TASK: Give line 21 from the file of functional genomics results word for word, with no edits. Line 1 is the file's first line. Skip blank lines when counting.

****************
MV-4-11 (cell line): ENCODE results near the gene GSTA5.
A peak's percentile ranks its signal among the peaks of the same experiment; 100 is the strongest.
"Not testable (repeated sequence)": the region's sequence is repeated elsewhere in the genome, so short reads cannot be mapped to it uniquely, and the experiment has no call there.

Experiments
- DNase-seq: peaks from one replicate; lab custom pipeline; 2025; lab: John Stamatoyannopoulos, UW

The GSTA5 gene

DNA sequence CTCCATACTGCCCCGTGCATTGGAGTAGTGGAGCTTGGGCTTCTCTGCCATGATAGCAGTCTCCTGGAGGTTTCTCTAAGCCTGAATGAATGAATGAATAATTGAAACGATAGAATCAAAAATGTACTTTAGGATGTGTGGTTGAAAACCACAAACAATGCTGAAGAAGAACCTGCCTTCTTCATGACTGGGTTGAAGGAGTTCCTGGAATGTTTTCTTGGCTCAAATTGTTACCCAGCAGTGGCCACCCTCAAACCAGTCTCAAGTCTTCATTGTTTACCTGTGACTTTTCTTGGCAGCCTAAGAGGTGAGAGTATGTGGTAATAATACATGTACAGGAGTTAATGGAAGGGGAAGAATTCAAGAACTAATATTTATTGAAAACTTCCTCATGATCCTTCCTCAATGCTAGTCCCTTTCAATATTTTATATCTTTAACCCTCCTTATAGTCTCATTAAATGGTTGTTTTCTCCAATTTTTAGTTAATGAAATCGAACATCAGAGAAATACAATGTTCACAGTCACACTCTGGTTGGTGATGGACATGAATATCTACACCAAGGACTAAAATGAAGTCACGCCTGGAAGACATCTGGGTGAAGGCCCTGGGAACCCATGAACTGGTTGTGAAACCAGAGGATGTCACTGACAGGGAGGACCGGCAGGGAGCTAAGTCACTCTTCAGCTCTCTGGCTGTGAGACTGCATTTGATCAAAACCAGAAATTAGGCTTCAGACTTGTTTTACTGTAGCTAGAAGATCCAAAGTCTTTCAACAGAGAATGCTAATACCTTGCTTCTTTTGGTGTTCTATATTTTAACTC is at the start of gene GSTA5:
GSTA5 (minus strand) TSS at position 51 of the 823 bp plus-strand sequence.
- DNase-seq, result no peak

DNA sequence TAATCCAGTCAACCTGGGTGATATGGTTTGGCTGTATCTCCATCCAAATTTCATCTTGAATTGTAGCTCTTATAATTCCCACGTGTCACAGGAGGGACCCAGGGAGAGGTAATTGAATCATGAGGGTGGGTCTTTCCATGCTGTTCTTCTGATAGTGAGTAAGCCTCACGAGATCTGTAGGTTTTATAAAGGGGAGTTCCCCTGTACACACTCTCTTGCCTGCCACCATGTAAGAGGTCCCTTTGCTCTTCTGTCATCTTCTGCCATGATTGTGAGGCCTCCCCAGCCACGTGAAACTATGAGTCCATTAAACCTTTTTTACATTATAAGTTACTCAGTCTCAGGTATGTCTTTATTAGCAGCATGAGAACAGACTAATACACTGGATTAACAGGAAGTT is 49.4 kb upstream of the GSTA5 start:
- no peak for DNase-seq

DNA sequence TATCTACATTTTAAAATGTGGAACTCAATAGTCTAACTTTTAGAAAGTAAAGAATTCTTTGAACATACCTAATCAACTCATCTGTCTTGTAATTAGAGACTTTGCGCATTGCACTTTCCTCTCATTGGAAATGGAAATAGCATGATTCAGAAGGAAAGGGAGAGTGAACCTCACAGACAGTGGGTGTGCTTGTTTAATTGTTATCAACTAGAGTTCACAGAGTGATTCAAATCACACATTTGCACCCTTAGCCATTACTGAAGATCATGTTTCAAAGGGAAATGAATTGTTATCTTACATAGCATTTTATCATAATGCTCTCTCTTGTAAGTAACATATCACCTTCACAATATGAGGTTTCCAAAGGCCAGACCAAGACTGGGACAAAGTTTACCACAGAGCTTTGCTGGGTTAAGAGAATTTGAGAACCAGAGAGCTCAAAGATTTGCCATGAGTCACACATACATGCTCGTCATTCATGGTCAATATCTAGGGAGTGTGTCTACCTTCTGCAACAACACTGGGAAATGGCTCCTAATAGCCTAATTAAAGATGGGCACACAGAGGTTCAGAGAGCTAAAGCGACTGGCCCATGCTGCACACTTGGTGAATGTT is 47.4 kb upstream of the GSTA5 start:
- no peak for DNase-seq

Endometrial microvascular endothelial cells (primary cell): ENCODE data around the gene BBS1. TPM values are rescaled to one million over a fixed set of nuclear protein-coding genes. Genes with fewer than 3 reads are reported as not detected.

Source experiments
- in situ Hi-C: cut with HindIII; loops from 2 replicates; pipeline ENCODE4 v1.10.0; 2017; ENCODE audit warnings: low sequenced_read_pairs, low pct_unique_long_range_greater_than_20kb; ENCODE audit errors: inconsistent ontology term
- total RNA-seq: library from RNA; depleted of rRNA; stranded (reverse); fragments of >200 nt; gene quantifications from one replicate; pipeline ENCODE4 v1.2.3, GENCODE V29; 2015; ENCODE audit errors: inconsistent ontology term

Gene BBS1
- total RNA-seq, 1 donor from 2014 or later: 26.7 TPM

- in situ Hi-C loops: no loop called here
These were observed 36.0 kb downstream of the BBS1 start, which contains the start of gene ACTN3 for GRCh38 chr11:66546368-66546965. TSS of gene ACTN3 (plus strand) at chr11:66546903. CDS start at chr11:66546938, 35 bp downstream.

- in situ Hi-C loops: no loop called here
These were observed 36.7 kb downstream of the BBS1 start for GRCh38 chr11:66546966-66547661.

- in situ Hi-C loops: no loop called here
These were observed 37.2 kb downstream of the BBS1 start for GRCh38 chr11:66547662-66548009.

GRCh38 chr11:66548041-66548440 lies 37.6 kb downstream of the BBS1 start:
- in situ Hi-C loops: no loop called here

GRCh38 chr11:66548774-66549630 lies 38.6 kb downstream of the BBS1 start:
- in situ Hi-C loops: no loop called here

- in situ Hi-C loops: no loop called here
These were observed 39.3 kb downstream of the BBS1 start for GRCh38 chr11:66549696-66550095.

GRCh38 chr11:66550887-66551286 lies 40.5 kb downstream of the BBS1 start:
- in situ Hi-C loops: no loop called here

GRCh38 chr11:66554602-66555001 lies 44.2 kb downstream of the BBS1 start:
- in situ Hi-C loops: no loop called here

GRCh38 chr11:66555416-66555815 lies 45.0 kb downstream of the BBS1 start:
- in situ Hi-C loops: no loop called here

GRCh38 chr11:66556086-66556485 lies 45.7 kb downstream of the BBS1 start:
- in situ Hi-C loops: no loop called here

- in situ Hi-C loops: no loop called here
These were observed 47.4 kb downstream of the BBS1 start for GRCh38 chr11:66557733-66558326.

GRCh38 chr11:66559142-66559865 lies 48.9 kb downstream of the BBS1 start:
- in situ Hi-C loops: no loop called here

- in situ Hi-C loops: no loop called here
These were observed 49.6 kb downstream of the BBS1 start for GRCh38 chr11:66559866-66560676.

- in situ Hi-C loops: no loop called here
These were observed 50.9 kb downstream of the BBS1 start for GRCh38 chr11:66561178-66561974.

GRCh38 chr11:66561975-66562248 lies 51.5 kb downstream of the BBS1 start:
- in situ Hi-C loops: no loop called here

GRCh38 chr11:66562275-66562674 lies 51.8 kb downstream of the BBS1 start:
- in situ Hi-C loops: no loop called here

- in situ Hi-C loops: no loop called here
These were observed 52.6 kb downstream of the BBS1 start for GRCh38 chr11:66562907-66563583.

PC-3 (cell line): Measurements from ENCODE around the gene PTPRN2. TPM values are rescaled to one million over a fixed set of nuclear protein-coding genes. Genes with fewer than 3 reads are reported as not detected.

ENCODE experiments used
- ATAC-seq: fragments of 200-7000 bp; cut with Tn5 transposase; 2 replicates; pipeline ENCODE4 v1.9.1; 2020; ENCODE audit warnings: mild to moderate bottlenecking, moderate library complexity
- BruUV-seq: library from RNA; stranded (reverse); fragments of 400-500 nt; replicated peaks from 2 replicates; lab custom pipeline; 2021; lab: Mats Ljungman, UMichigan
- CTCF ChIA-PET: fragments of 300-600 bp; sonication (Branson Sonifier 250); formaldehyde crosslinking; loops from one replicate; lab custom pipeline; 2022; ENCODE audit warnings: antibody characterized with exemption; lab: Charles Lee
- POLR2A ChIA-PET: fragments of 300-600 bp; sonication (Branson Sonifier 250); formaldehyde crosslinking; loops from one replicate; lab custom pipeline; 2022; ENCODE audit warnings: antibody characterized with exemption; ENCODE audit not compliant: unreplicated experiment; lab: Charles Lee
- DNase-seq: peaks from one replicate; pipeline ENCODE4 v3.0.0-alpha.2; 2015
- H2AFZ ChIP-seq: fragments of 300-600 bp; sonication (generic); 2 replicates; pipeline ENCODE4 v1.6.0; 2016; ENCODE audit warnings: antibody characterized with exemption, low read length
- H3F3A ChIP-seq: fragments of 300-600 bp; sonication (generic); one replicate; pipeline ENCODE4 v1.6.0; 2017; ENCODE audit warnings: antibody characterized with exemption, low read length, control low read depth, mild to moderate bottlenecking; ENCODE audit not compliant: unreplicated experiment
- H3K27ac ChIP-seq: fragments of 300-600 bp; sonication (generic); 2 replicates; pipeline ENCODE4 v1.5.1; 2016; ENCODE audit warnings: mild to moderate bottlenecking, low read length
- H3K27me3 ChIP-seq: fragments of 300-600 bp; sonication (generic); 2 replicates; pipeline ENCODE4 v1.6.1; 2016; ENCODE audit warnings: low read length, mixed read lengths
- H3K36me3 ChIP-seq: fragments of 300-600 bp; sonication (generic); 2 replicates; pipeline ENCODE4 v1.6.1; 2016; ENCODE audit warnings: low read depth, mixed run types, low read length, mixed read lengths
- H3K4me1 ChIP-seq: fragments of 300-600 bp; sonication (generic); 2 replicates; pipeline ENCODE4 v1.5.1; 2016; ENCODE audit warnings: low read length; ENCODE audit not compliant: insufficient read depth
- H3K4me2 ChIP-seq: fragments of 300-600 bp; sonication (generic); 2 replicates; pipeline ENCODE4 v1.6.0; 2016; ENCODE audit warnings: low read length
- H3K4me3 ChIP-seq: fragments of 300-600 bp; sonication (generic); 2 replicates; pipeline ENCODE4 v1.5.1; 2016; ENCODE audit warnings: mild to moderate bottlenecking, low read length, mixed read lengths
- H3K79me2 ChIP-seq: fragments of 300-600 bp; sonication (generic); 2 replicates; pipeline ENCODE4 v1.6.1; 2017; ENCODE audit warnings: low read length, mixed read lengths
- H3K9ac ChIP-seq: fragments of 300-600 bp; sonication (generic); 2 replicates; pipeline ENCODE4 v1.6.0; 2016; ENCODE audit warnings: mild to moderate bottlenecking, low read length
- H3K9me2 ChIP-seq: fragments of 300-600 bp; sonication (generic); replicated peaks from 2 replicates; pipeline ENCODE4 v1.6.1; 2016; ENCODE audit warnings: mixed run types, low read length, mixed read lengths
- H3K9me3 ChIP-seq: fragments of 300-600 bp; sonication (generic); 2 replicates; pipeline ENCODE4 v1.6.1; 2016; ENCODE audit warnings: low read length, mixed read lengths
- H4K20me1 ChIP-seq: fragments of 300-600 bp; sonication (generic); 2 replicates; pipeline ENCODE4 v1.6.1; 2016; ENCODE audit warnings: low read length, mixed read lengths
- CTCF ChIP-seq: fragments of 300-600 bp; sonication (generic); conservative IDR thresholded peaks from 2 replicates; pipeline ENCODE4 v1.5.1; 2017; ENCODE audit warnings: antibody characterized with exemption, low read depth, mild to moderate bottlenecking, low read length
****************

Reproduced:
These were observed 36.0 kb downstream of the BBS1 start, which contains the start of gene ACTN3 for GRCh38 chr11:66546368-66546965. TSS of gene ACTN3 (plus strand) at chr11:66546903. CDS start at chr11:66546938, 35 bp downstream.